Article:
Play Live Radio
Next Up:
0:00 0:00
Available On Air Stations

We Are Forgetting One Lesson, And It Starts In The School Cafeteria

The U.S. Department of Agriculture (USDA) Foods lean turkey, lower sodium cheese and whole wheat tortillas mix with local hydroponic lettuce to make wraps for elementary school students. (2013)
The U.S. Department of Agriculture/
The U.S. Department of Agriculture (USDA)

Last week, the New England Journal of Medicinepublished an article about school lunches and nutritional “mandates” for the United States; a fascinating read.

The piece sparked a variety of conversations about whether it’s possible to provide good nutrition at a reasonable cost, without sacrificing taste (the most important factor, according to my young patients.)

Some things I heard this week….

1. “I eat square chicken (chicken nuggets) and fries every day and am f-i-n-e.”

2.  “No one dies just from not eating vegetables.” 

3.  “Eating chips makes me happy.”

To a certain degree, humans are the ultimate flex fuel vehicle. Technically, we can survive on “anything;” however, our choices end up taking its toll on our bodies. This is why we emphasize healthy eating and the 5-2-1-0 guidelines: the scale I ask my patients to use when grading their meals. Most teens identify school lunch as the worst meal.

The current school requirements split fruits and vegetables into two separate categories (and rightly so). Previously, they were combined into one requirement, which was filled 1/3 of the time with potatoes. I will digress for a moment to point out that potatoes should be categorized as grain or starch.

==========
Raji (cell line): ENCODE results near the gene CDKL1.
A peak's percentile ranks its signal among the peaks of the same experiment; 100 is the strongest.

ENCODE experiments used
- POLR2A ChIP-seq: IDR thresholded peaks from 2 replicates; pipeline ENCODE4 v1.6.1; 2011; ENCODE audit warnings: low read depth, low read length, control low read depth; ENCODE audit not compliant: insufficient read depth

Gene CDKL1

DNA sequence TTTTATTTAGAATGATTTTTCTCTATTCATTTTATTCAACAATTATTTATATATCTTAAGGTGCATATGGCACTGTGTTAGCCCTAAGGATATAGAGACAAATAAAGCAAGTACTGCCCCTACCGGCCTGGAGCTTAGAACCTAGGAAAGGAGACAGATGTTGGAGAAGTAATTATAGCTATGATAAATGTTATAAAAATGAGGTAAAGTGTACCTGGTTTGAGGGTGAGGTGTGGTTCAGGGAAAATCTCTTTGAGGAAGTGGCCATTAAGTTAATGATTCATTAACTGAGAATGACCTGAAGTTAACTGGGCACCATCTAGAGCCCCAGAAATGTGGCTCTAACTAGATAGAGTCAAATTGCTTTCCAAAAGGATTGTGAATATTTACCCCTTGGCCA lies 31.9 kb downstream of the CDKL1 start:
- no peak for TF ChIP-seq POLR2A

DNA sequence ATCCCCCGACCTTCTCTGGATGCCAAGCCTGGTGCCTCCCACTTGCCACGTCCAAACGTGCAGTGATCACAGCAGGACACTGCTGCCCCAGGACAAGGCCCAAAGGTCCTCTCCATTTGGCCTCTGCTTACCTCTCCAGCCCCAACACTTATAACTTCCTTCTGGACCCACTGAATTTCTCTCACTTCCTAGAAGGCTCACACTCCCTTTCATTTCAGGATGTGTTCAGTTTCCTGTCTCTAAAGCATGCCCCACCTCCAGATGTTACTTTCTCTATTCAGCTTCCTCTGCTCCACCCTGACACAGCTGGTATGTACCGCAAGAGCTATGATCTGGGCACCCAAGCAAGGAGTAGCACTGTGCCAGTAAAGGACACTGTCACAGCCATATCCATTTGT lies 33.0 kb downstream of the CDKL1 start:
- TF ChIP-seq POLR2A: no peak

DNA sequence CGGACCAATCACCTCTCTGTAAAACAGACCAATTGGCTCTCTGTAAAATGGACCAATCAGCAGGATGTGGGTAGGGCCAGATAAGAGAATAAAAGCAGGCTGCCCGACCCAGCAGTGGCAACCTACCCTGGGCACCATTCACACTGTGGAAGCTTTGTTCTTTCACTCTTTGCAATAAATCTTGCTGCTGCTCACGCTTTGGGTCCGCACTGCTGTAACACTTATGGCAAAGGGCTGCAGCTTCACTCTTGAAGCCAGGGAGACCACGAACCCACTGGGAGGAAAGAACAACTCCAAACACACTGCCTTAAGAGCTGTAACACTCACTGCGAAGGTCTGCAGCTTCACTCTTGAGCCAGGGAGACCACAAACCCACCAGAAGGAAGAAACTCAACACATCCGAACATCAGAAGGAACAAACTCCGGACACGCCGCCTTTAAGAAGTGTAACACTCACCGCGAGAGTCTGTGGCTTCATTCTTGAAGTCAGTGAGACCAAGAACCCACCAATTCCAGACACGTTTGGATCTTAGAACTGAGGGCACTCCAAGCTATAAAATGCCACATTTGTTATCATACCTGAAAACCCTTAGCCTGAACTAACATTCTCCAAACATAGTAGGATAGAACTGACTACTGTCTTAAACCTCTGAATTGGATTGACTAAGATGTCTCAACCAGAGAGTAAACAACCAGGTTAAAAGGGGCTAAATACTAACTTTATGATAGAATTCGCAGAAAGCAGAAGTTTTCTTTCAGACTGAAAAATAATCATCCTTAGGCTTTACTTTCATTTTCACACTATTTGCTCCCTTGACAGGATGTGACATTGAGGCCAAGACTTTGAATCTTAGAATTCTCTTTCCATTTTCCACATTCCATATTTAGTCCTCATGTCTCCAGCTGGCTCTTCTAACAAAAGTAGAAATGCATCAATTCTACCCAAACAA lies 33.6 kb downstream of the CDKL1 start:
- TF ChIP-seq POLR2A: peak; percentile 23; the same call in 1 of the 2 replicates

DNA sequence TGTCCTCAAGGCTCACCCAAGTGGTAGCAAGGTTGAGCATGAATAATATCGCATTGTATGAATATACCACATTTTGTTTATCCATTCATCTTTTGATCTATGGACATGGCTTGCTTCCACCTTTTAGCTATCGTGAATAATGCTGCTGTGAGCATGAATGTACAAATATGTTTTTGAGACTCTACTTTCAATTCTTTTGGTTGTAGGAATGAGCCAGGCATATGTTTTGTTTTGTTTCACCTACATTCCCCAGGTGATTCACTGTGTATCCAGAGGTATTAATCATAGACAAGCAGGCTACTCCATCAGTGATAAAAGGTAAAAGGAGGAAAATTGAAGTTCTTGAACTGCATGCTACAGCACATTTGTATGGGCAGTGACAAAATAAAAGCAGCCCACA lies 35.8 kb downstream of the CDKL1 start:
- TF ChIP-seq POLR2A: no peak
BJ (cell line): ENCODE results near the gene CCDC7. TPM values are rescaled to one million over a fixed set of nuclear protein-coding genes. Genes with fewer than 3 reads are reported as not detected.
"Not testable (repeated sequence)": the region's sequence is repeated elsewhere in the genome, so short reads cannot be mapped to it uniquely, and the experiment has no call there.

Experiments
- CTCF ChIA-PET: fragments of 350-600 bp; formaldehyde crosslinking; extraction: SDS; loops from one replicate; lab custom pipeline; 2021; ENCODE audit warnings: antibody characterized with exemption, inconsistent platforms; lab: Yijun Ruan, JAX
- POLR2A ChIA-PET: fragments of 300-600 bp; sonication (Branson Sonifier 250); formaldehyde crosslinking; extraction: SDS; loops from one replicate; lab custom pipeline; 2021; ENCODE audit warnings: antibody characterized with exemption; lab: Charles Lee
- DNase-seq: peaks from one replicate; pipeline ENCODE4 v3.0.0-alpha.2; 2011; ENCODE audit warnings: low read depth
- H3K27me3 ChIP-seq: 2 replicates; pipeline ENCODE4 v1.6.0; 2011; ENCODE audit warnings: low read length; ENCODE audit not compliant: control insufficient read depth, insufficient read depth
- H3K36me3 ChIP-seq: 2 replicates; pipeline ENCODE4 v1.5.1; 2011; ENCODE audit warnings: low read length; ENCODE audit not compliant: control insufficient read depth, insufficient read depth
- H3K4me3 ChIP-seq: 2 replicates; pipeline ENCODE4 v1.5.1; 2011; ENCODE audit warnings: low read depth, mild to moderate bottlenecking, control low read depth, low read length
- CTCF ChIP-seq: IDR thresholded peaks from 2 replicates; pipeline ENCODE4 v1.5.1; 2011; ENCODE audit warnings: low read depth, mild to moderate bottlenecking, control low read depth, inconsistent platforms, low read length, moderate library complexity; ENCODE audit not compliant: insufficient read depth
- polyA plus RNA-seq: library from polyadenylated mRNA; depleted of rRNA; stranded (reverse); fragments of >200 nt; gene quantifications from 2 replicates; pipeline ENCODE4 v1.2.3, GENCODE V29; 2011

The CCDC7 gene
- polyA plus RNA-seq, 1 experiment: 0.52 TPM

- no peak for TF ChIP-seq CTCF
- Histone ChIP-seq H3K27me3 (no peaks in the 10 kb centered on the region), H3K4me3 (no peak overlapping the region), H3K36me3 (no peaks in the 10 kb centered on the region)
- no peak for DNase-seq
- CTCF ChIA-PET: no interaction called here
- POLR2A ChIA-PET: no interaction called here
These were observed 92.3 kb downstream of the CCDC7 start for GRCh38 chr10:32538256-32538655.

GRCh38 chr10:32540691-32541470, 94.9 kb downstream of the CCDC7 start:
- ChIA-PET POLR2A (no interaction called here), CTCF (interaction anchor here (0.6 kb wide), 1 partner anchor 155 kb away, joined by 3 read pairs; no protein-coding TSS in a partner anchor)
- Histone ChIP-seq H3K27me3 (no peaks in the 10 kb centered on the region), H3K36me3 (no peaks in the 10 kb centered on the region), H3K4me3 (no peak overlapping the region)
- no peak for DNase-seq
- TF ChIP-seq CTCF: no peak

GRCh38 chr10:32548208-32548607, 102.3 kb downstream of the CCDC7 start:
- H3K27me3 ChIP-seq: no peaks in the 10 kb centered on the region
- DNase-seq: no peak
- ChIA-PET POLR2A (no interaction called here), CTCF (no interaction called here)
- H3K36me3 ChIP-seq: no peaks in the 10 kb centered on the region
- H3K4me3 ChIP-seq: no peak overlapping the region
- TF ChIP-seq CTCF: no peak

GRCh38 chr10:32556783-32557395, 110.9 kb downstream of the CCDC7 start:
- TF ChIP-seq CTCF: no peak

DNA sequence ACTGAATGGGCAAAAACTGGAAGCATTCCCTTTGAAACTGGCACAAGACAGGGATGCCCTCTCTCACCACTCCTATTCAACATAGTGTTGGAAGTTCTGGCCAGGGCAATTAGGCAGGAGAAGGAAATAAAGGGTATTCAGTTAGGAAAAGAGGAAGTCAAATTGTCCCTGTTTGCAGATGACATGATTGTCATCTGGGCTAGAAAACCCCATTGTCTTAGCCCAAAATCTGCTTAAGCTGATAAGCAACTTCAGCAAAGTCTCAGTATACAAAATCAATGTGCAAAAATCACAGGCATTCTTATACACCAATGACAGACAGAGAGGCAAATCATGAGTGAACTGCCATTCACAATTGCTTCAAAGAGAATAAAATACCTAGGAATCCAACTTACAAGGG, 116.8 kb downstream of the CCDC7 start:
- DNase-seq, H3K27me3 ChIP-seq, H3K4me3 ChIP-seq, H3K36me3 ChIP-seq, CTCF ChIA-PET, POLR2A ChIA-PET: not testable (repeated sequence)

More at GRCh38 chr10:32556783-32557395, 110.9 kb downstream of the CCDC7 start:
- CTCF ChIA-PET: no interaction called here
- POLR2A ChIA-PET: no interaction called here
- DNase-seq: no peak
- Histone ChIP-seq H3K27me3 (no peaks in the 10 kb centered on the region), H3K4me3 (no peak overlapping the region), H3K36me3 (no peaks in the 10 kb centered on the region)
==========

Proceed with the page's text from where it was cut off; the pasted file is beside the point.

The challenge is this: how to meet these reasonable nutritional goals and provide something tasty within budget. Instead of opting out of the healthier mandates, we should focus on how to meet them both at school and at home.

We want school to teach our kids the skills they need to succeed in life—this includes good nutrition. Healthy eating is a lifelong skill. It is time for us to put our collective money where our kids’ mouths are.

Dr. M. Jennifer Abuzzahab, M.D., is a Pediatric Endocrinologist at the McNeely Pediatric Diabetes Center and Endocrine Clinic at Children's Hospitals and Clinics of Minnesota. Every few weeks, she shares her perspective on a different issue in pediatrics for her blog “Your Periodic Dose.”

M. Jennifer Abuzzahab, MD, is a Pediatric Endocrinologist at the McNeely Pediatric Diabetes Center and Endocrine Clinic at Children's Hospitals and Clinics of Minnesota. She has been working in Pediatric Endocrinology for 17 years. Endocrinology is the study of hormones—or the chemical text messages that are sent throughout your body. She is an unapologetic science nerd, and is passionate about pediatric obesity, growth disorders, endocrine consequences of cancer survival and endocrine disruptors. She is active in research; however, spends the majority of her time in clinic. She sees Sound Medicine as an opportunity to share her clinical experience with people who are not her patients.